Trevor Batten:
     Some Notes on the Works in the AUTOGENETICS Series:

 I.    The Concept:

      The AUTOGENETICS Series is concerned with models of, or metaphors for,
      the creative process. Ecologies of Information asking how evolution
      can be sustained within a closed universe?

      So the general underlying theme is a fascination with the problem of
      self-creating universa. Not only the physical big-bang that possibly
      created our physical universe but also the cultural big-bang that
      occurred when mankind began self-conscious thought. Perhaps also the
      personal big-bang involving the artist as a closed, self referring,
      information processing system.

      The theoretical basis for AUTOGENETICS claims the process of
      "self-interaction" as an important basic principle. Essentially,
      it implies a closed system which is capable of re-interpreting itself
      by means of rule-based transformation of its own introspective actions.

      The computer programs are essentially complex cell automata which
      scan through the image and silently modify it according to rules
      operating on the colour values of pixels located around the point
      selected at that moment by the scanning process.

      A variety of rules provide variation in the scanning and transformation
      process. For example, changes of scale permit enlargement or reduction
      of the image as part of the transformation. Also important is that the
      image, after transformation, is not always drawn in the same place as
      where it originated from (i.e. reading and writing scans are independent
      of each other).

      The fact that sooner or later the process reads what it has recently
      written means that the transformation process needs no original input
      as a starting point. The image is thus generated purely and simply by
      the transformation process itself (as it were by folding the visual
      space in which it operates).

      Variations in the transformation process are required in order to
      permit a rich universe of images to evolve. The richer the set of
      possible transformations, the greater is the danger of chaos. The
      selection of possible variation is at present largely based on chance,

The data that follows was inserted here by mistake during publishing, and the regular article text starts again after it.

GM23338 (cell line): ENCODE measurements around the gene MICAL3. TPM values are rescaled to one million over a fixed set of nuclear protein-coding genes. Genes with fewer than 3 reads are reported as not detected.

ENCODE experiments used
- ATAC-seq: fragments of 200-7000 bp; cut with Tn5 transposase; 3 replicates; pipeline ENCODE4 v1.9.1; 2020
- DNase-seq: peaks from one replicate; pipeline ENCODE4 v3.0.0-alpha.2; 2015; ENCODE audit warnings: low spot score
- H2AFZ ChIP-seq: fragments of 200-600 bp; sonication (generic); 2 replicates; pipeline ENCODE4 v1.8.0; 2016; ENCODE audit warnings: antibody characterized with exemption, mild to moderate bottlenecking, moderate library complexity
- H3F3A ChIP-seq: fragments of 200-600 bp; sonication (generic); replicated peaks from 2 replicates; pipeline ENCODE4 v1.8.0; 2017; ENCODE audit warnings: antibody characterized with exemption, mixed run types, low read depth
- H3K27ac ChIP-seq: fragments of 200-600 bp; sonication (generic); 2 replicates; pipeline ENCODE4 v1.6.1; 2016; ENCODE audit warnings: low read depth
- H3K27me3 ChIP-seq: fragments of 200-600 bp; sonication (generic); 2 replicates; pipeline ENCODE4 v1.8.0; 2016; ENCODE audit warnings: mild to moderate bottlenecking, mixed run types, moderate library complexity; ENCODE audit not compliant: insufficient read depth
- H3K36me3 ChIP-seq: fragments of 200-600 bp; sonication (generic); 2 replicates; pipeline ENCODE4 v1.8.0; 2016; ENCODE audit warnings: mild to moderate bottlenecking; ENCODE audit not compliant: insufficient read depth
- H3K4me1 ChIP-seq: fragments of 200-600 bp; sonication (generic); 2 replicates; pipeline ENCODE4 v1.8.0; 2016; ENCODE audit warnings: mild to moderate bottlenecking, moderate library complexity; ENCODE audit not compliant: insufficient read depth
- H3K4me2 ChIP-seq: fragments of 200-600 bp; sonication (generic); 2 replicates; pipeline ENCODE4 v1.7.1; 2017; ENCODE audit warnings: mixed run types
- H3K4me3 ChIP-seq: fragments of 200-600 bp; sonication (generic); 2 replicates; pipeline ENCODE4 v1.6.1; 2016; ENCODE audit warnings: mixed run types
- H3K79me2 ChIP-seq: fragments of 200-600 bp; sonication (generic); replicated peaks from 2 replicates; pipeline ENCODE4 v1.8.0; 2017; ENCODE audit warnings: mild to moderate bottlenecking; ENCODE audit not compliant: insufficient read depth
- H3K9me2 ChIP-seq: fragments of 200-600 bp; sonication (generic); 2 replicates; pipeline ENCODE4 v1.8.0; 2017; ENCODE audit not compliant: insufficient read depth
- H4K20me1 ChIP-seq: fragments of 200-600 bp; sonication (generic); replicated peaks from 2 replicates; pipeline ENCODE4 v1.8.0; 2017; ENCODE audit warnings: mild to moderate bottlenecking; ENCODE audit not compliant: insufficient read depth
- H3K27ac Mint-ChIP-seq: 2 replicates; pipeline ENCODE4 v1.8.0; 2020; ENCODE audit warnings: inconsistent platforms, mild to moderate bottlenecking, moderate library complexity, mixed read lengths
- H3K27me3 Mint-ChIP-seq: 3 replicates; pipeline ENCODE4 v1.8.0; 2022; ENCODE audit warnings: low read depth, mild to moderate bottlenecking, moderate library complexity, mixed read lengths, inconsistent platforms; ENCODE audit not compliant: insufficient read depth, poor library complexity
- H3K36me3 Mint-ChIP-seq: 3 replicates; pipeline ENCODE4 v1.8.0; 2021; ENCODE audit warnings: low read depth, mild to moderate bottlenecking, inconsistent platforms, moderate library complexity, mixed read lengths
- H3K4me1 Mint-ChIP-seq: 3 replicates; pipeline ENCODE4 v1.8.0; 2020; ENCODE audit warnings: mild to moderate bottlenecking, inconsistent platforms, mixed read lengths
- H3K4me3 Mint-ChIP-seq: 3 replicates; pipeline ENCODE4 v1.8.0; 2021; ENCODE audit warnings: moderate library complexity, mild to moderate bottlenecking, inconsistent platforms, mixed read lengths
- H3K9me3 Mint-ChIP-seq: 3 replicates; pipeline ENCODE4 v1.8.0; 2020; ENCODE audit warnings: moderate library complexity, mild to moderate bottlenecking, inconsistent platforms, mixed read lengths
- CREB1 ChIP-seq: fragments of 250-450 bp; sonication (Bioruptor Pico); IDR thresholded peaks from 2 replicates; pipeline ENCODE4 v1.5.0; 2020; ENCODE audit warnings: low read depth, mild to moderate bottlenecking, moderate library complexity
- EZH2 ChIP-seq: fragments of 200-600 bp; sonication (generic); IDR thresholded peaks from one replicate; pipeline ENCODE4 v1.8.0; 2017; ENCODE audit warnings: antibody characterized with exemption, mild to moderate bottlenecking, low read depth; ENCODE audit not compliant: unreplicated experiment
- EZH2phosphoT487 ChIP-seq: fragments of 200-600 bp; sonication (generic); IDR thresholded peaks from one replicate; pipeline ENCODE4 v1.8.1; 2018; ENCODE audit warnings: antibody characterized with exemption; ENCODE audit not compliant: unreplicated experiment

but the choices have to be carefully organized in order to generate
      and preserve structure. Obviously some visual information must be
      preserved in order to give continuity and some information must be
      lost in order to prevent chaotic over-complexity.

      The challenge to the programming artist is to organize the variation
      and structure the choices to create a personal balance between the
      dialectic poles of chaotic complexity and boring simplicity. To
      balance variation and repetition, determinism and non-determinism,
      expectation and surprise, form and content, growth and decay. In other
      words, to play the aesthetic game in its purest form.

 II.    The Work:
    AUTOGENESIS   1992:
          After simple modification the image processor used in "Scroll"
          (in the RANDOM ECOLOGY Series) has become an independent image
    INTUITION     1992:
          After further modification by adding extra sub-divisions of the
          (mirrored) scanning space the image processor used in Autogenesis
          is combined with another more simple (non-symmetric) image
          processing system. One system has identical read/write scans
          while in the other system they are independent of each other
          and may or may not be parallel. This also allows a change of
          scale to be introduced.
          This time circle segments are used as a basic image principle.
          Both the colour of the segment and the length of the arc are
          determined by reading the image on the screen. Extra variation
          is achieved by using different families of machines, each with
          its own symmetry rule.
    INTERACTION   1992:
          The machines used in "Intuition" and "Introspection" are simply
          combined to generate more complex interactions.
               Trevor Batten
                Amsterdam, March 1998